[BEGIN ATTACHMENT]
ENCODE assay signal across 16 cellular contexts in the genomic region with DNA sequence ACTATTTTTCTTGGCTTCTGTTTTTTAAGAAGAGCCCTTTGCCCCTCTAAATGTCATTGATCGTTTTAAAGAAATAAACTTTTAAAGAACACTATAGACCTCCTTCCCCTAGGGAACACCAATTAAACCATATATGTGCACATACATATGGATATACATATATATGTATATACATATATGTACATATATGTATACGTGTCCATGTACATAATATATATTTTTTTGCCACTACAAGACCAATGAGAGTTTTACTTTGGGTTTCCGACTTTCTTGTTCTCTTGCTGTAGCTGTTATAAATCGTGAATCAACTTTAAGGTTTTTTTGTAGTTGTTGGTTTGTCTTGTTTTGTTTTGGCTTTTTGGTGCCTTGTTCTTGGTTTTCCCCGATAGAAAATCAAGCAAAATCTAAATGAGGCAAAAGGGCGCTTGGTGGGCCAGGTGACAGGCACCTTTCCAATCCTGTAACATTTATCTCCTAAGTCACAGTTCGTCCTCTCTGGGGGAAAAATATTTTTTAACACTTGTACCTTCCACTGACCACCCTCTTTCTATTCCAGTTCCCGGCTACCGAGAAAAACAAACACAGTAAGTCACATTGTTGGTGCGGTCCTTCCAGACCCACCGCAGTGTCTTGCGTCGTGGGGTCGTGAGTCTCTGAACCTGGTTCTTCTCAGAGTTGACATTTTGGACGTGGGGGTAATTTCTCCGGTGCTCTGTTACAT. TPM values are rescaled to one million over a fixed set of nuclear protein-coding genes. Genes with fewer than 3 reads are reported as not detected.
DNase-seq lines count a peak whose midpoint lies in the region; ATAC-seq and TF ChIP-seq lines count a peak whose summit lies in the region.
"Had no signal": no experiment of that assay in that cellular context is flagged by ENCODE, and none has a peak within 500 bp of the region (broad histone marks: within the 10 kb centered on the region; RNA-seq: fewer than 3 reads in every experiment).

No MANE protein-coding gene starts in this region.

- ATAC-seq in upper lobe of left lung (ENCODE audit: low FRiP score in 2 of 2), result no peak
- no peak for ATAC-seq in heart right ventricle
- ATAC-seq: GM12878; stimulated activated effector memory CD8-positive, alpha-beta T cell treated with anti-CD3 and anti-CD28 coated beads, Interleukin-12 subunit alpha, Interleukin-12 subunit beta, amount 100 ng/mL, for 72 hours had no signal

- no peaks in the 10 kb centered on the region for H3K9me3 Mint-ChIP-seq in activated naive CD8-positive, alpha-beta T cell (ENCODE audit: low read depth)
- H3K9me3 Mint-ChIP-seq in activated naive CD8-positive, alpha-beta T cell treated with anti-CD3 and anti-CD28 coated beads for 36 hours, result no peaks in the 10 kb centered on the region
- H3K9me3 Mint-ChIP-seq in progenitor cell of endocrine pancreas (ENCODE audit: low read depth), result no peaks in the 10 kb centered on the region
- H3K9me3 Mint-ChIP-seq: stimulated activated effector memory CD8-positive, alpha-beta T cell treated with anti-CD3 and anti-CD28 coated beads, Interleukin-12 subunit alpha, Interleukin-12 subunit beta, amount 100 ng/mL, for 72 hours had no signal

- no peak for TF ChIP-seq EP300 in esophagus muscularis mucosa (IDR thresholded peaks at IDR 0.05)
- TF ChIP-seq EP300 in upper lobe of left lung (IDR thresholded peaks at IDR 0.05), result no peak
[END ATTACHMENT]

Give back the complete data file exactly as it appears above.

ENCODE assay signal across 16 cellular contexts in the genomic region with DNA sequence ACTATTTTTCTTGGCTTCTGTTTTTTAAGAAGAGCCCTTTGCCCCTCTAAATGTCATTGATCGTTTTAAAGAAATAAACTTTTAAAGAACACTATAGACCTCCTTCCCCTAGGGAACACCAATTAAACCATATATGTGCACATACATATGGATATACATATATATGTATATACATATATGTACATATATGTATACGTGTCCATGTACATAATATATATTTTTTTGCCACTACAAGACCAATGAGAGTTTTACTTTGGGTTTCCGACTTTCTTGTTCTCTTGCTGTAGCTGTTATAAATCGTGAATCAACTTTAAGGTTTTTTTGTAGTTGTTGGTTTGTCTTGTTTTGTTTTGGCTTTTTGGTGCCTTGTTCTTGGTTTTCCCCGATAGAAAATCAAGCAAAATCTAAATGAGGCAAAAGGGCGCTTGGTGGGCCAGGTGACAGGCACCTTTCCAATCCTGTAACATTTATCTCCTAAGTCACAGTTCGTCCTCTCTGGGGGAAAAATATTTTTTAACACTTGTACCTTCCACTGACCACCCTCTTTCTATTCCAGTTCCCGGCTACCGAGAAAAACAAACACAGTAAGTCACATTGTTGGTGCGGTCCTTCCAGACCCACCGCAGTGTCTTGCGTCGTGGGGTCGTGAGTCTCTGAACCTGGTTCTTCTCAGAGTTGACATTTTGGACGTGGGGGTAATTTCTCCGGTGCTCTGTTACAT. TPM values are rescaled to one million over a fixed set of nuclear protein-coding genes. Genes with fewer than 3 reads are reported as not detected.
DNase-seq lines count a peak whose midpoint lies in the region; ATAC-seq and TF ChIP-seq lines count a peak whose summit lies in the region.
"Had no signal": no experiment of that assay in that cellular context is flagged by ENCODE, and none has a peak within 500 bp of the region (broad histone marks: within the 10 kb centered on the region; RNA-seq: fewer than 3 reads in every experiment).

No MANE protein-coding gene starts in this region.

- ATAC-seq in upper lobe of left lung (ENCODE audit: low FRiP score in 2 of 2), result no peak
- no peak for ATAC-seq in heart right ventricle
- ATAC-seq: GM12878; stimulated activated effector memory CD8-positive, alpha-beta T cell treated with anti-CD3 and anti-CD28 coated beads, Interleukin-12 subunit alpha, Interleukin-12 subunit beta, amount 100 ng/mL, for 72 hours had no signal

- no peaks in the 10 kb centered on the region for H3K9me3 Mint-ChIP-seq in activated naive CD8-positive, alpha-beta T cell (ENCODE audit: low read depth)
- H3K9me3 Mint-ChIP-seq in activated naive CD8-positive, alpha-beta T cell treated with anti-CD3 and anti-CD28 coated beads for 36 hours, result no peaks in the 10 kb centered on the region
- H3K9me3 Mint-ChIP-seq in progenitor cell of endocrine pancreas (ENCODE audit: low read depth), result no peaks in the 10 kb centered on the region
- H3K9me3 Mint-ChIP-seq: stimulated activated effector memory CD8-positive, alpha-beta T cell treated with anti-CD3 and anti-CD28 coated beads, Interleukin-12 subunit alpha, Interleukin-12 subunit beta, amount 100 ng/mL, for 72 hours had no signal

- no peak for TF ChIP-seq EP300 in esophagus muscularis mucosa (IDR thresholded peaks at IDR 0.05)
- TF ChIP-seq EP300 in upper lobe of left lung (IDR thresholded peaks at IDR 0.05), result no peak